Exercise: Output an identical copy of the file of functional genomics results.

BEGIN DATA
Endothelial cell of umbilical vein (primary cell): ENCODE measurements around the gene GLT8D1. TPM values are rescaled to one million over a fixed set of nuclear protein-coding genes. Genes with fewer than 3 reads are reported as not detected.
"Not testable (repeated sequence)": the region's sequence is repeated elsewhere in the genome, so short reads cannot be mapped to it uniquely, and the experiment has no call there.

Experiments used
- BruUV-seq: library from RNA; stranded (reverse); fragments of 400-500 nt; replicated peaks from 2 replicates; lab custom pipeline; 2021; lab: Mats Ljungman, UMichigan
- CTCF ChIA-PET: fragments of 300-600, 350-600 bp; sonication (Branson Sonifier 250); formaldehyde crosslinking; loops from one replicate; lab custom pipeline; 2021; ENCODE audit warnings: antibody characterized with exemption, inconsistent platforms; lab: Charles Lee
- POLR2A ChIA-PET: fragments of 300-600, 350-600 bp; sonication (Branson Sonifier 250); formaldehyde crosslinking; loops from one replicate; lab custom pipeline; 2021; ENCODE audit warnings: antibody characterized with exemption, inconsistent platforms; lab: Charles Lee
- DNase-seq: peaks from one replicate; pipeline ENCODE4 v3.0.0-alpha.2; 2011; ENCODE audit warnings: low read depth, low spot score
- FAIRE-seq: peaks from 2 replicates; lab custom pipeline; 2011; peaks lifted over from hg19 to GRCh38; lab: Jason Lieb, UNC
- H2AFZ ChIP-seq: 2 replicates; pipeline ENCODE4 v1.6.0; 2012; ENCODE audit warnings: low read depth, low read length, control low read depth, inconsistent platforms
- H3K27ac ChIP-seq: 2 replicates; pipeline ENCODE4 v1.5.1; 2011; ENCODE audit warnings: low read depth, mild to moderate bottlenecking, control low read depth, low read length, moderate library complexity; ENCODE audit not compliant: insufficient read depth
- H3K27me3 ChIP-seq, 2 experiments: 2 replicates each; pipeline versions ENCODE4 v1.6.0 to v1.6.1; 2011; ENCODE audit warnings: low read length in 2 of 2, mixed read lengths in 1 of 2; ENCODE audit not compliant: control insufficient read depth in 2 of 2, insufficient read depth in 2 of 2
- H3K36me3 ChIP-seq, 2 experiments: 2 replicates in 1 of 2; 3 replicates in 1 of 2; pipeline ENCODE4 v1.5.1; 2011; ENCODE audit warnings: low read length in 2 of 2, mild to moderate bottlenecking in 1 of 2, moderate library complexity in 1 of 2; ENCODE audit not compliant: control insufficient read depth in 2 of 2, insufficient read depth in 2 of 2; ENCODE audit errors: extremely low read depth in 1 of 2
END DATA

Endothelial cell of umbilical vein (primary cell): ENCODE measurements around the gene GLT8D1. TPM values are rescaled to one million over a fixed set of nuclear protein-coding genes. Genes with fewer than 3 reads are reported as not detected.
"Not testable (repeated sequence)": the region's sequence is repeated elsewhere in the genome, so short reads cannot be mapped to it uniquely, and the experiment has no call there.

Experiments used
- BruUV-seq: library from RNA; stranded (reverse); fragments of 400-500 nt; replicated peaks from 2 replicates; lab custom pipeline; 2021; lab: Mats Ljungman, UMichigan
- CTCF ChIA-PET: fragments of 300-600, 350-600 bp; sonication (Branson Sonifier 250); formaldehyde crosslinking; loops from one replicate; lab custom pipeline; 2021; ENCODE audit warnings: antibody characterized with exemption, inconsistent platforms; lab: Charles Lee
- POLR2A ChIA-PET: fragments of 300-600, 350-600 bp; sonication (Branson Sonifier 250); formaldehyde crosslinking; loops from one replicate; lab custom pipeline; 2021; ENCODE audit warnings: antibody characterized with exemption, inconsistent platforms; lab: Charles Lee
- DNase-seq: peaks from one replicate; pipeline ENCODE4 v3.0.0-alpha.2; 2011; ENCODE audit warnings: low read depth, low spot score
- FAIRE-seq: peaks from 2 replicates; lab custom pipeline; 2011; peaks lifted over from hg19 to GRCh38; lab: Jason Lieb, UNC
- H2AFZ ChIP-seq: 2 replicates; pipeline ENCODE4 v1.6.0; 2012; ENCODE audit warnings: low read depth, low read length, control low read depth, inconsistent platforms
- H3K27ac ChIP-seq: 2 replicates; pipeline ENCODE4 v1.5.1; 2011; ENCODE audit warnings: low read depth, mild to moderate bottlenecking, control low read depth, low read length, moderate library complexity; ENCODE audit not compliant: insufficient read depth
- H3K27me3 ChIP-seq, 2 experiments: 2 replicates each; pipeline versions ENCODE4 v1.6.0 to v1.6.1; 2011; ENCODE audit warnings: low read length in 2 of 2, mixed read lengths in 1 of 2; ENCODE audit not compliant: control insufficient read depth in 2 of 2, insufficient read depth in 2 of 2
- H3K36me3 ChIP-seq, 2 experiments: 2 replicates in 1 of 2; 3 replicates in 1 of 2; pipeline ENCODE4 v1.5.1; 2011; ENCODE audit warnings: low read length in 2 of 2, mild to moderate bottlenecking in 1 of 2, moderate library complexity in 1 of 2; ENCODE audit not compliant: control insufficient read depth in 2 of 2, insufficient read depth in 2 of 2; ENCODE audit errors: extremely low read depth in 1 of 2